• Gotta say, I sure am glad to have an Empreinte bra to rub off. You should know I've employed this method before to copy an RTW bra, but not with any success. I still made a bra that didn't fit on the basis of copying one I already owned that did fit. Mind you, I think my materials and knowledge of bra construction were the obstacles in that instance, not the sizing of the pieces specifically.
The good news is that, if there's a way in this universe that a home-sewist can make a bra of the large-cup dimensions with appropriate support and lift, I'm going to do it. And then I'm going to tell you about it. Win-win.

Saturday, July 13, 2013

Speak of the Devil

All this talk of layering cardigans, when added to the heady mid-summer sales, may just lead to your advantage...

Ewanika, a store I've loved and shopped at for years - but which I don't frequent as much as I used to because a) it moved a bit out of my circuit and b) I make most of my clothes these days - is having a terrific summer sale.  The website says up to 40 per cent off but I just got an email advising that today the price reductions are up to 50 per cent.

The accessories are particularly wonderful at this boutique and Trish, the owner and designer/manufacturer of many of the items stocked (though not knits), is a model of the modern fashion entrepreneur. The clothing is beautiful, well-made and the store is a delight.

This store does stock Ca Va de Soi. If you're in town, you can call to find out if any of the sweaters remain (and, if yes, make sure to confirm that they're included in the sale). Non-TO peeps: I'm not sure if Trish will ship sale garments but you might want to call and ask.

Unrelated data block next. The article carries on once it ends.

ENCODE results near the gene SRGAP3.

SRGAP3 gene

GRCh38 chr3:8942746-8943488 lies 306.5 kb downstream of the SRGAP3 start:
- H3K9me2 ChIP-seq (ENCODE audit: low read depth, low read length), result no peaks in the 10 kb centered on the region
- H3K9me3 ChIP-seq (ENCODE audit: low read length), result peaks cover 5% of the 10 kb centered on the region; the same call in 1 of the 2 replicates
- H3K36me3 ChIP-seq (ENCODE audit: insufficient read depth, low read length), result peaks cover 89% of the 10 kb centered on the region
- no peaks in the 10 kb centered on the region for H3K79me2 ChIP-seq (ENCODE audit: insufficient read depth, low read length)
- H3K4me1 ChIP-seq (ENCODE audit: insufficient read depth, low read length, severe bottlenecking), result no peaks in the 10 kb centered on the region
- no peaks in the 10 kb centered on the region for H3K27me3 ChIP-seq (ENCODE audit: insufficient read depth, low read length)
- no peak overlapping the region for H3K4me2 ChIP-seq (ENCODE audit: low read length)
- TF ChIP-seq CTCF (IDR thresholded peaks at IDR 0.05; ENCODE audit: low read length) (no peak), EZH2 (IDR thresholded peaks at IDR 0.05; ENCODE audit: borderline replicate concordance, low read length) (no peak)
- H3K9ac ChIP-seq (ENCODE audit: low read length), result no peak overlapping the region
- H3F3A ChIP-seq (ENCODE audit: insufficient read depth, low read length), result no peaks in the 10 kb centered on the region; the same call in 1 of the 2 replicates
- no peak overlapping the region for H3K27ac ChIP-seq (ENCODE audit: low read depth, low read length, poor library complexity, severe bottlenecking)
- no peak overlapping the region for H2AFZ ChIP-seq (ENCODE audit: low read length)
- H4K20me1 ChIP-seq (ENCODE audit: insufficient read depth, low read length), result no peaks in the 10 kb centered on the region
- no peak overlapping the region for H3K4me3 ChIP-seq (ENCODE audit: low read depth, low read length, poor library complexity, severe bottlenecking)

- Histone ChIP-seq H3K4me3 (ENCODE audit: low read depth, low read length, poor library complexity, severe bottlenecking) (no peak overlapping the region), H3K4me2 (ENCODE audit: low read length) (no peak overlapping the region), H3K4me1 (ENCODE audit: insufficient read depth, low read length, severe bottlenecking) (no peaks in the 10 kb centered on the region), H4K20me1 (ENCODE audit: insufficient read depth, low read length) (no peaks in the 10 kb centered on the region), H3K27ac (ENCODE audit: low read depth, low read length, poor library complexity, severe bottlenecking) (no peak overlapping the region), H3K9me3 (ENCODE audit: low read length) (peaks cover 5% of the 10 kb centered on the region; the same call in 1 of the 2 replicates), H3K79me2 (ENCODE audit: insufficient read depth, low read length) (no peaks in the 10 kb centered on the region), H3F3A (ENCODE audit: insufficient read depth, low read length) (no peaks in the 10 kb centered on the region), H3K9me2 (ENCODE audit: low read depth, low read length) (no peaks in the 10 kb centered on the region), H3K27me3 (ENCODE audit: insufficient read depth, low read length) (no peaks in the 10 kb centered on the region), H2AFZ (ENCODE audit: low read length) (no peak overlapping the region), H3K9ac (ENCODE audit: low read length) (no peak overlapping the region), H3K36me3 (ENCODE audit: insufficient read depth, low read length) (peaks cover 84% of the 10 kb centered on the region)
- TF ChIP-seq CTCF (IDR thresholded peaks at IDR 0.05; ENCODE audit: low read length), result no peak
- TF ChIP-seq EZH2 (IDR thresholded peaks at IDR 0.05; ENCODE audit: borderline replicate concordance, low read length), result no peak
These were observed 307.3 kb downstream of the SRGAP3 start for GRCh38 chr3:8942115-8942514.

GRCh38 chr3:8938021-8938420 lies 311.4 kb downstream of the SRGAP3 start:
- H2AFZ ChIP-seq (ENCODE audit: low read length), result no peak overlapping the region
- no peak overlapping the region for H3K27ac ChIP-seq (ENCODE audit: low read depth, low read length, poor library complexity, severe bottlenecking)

I, on the other hand, have to stay the hell away from every store in the universe. Seriously, it's austerity measures chez K. Mind you, at 50 per cent off, that slim cardi is gonna be affordable... :-)

Friday, July 12, 2013

Everything I Can (Think of to) Say About Layering Cardigans

OK, let's talk more about layering cardigans. Egad, I love this type of garment. When you live in Toronto, you have the unique opportunity to put on and take off a sweater a minimum 32 times a day: walk to work (sweater off), get to work (sweater on), super hot meeting room (sweater off), freezing restaurant (sweater on). You get the idea. The fact is that slim sweaters span the gap between seasons. They fancy up a sleeveless garment. Seriously, add a scarf and you're the chicest thing that ever happened, 30 seconds flat. They look good with a t shirt or a placket-blouse or a slim turtleneck or nothing.

But the thing is, they have to fit.

I know, I know, you're thinking: Lord, that woman went away for 2 weeks and now she's back - still spouting the same rhetoric - as fast as you can utter the words "proper measurements". What can I say? You don't read this blog for the novelty.

So, just to harp on things, when I say these garments have to fit, this is what I mean:
  • The shoulder seam must lie over your own shoulder tip.
  • The arms should be fitted, but not sausage-tight.
  • The V (if there's a V) should fall at a point that works to visual advantage.
  • The length - oh, this is a toughie - should fall at the slenderest point on your own lower torso. That's different for all of us but it means that, if you're short-waisted, you need a cardigan cut for a short-waist - not one cut for a long-waisted person that you buy in a smaller size than your usual.
  • By this account, the closure placket must lie directly over the midpoint of your torso - not sliding or pulling - regardless of whether the cardigan is open or closed. That means you can't really cheat by buying a sweater for a wide and long person when really what you need is room in the boobs.
  • The cardigan should skim your own torso closely but not tightly. Hint: If it's cut straight in the waist (aka, there's no indent where your own waist would be), move on.